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SAN DIEGO — Some business owners in San Diego are fighting a California appeals court ruling that reversed a judge’s decision to allow on-site dining to resume.

“We’re losing our livelihood. We’re losing the American dream,” Alondra Ruiz, owner of The Village, said.

Ruiz kept her plant-based fusion restaurant in North Park open for outdoor dining last week despite the regional stay-at-home order. She said after the whiplash San Diego County restaurants endured this week, she’s fighting back in a new way, by bringing small business owners together.

An informational event was underway at The Village Saturday for other small business owners to hear community members and lawyers speak about their rights.

“There’s power in numbers. But if nobody stands up, the politicians that are shutting the businesses down are going to keep doing the same thing,” Ruiz said.

Gov. Gavin Newsom handed down the regional stay-at-home order that prohibits on-site dining earlier this month as hospitalizations throughout the Southern California region surged.

Public health leaders say San Diego County has seen a 220% increase in COVID-19 hospitalizations in the past 30 days and a 155% increase in ICU patients in the same time frame. The previous peak in hospitalizations in mid-July topped out at about 400 patients, compared to 1,263 people in area hospitals Saturday.

The county reported another 2,509 cases of COVID-19 following Friday’s record-high of 3,611 new infections. ICU availability rose from 16% to 19% Saturday as the county confirmed 27 new deaths attributed to coronavirus.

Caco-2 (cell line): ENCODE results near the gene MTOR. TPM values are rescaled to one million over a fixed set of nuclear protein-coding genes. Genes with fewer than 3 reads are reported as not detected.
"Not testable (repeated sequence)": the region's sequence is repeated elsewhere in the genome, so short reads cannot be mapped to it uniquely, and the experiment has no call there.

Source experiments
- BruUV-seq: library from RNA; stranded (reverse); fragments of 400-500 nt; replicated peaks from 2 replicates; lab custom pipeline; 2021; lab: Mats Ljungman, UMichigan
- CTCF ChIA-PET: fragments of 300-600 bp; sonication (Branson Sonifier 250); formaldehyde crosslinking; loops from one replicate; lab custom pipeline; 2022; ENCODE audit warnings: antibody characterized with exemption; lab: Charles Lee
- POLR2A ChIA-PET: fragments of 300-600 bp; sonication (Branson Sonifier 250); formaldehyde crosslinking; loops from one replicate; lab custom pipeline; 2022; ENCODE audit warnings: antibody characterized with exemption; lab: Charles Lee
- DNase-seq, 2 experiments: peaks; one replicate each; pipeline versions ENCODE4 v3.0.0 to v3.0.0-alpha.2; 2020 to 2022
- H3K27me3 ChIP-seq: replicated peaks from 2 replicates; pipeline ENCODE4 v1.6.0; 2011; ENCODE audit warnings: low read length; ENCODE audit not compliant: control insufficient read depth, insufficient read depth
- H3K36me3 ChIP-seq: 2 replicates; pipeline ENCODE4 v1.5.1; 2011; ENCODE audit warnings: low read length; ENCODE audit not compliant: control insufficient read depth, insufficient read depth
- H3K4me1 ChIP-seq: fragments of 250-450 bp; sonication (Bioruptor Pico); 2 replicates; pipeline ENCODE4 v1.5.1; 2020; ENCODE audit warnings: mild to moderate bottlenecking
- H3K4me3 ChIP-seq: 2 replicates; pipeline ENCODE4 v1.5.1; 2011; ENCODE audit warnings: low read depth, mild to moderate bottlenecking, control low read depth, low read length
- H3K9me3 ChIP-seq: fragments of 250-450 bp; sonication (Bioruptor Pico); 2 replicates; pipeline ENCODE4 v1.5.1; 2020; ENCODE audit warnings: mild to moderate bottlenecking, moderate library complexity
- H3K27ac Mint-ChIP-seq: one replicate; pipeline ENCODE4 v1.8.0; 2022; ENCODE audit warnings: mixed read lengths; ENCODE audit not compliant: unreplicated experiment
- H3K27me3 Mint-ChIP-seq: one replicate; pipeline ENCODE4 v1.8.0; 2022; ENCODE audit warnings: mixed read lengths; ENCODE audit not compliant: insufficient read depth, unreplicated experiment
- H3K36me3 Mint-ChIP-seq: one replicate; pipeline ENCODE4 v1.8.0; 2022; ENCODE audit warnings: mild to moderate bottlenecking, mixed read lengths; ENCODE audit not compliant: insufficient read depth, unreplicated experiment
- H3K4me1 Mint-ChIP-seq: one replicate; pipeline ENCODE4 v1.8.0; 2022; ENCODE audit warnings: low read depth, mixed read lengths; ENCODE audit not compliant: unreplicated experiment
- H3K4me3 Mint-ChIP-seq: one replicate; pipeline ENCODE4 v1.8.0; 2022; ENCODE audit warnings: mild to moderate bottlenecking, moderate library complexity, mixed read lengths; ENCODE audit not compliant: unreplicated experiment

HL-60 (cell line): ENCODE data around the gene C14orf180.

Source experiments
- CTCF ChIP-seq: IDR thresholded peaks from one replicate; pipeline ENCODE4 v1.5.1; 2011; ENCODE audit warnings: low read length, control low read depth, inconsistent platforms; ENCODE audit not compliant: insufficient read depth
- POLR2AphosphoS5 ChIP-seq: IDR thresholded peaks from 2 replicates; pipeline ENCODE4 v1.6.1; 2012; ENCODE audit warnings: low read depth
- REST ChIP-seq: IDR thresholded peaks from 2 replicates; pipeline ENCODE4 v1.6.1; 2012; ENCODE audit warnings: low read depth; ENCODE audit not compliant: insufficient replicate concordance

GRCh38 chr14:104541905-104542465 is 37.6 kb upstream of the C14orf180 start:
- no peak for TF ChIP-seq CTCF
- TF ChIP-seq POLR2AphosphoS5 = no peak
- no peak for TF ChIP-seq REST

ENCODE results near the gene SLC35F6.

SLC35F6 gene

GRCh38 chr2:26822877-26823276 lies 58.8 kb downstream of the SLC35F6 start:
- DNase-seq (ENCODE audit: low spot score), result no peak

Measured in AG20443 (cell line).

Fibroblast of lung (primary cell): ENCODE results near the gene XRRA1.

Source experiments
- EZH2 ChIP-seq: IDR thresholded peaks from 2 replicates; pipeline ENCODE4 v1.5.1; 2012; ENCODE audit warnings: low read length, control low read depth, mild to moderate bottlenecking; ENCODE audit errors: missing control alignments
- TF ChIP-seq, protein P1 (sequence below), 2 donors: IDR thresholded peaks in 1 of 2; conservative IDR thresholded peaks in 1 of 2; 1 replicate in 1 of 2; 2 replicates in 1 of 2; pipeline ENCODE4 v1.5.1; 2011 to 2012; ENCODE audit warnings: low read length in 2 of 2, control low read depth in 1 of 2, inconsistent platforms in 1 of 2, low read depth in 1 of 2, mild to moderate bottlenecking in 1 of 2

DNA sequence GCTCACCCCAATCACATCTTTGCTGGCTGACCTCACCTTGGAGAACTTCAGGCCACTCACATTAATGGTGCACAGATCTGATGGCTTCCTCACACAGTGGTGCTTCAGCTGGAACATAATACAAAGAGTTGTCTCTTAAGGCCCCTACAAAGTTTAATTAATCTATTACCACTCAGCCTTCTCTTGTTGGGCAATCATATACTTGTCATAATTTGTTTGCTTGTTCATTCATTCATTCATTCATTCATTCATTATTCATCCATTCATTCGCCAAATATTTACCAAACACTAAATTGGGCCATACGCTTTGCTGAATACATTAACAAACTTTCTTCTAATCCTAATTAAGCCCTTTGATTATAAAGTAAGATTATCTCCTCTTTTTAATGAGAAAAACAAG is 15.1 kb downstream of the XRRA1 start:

Dr. Cordie Williams, founder of nonprofit 1776 Forever Free, said he spoke at Saturday’s event to help small business owners survive. His organization’s website said it supports the constitutional rights of all Americans.

“The ones that don’t decide to resist, they’re going to go bankrupt,” Williams said.

Ruiz said it’s just not right when it comes to which businesses are restricted. She pointed to large corporations and retail organizations that are allowed to remain open with restrictions while outdoor dining is barred all together.

“Nordstrom is crowded. You know, people are buying things for the holidays,” Ruiz said. “Why aren’t they saying the virus is coming from there? It’s coming from the little mom-and-pop places, little businesses? We probably don’t even get more than 200 customers a day.”

Supervisor Nathan Fletcher supported the appeals court’s ruling Friday that upheld Newsom’s ban on on-site dining. He said in a statement that the “massive rise in COVID-19 cases and hospitalizations” makes it necessary for government leaders to “make difficult decisions to slow the spread of the virus.”

Like some other restaurants, Ruiz said The Village will remain open for outdoor dining despite the restrictions and a cease-and-desist order from the county.

“I don’t think I’m doing anything illegal, anything wrong. Nobody’s being forced to come and eat here. Nobody’s being forced to support our business,” Ruiz said. “I’m fighting for my employees, for my family … We have rights, we need to stand up and we need to bring the community together that supports this message.”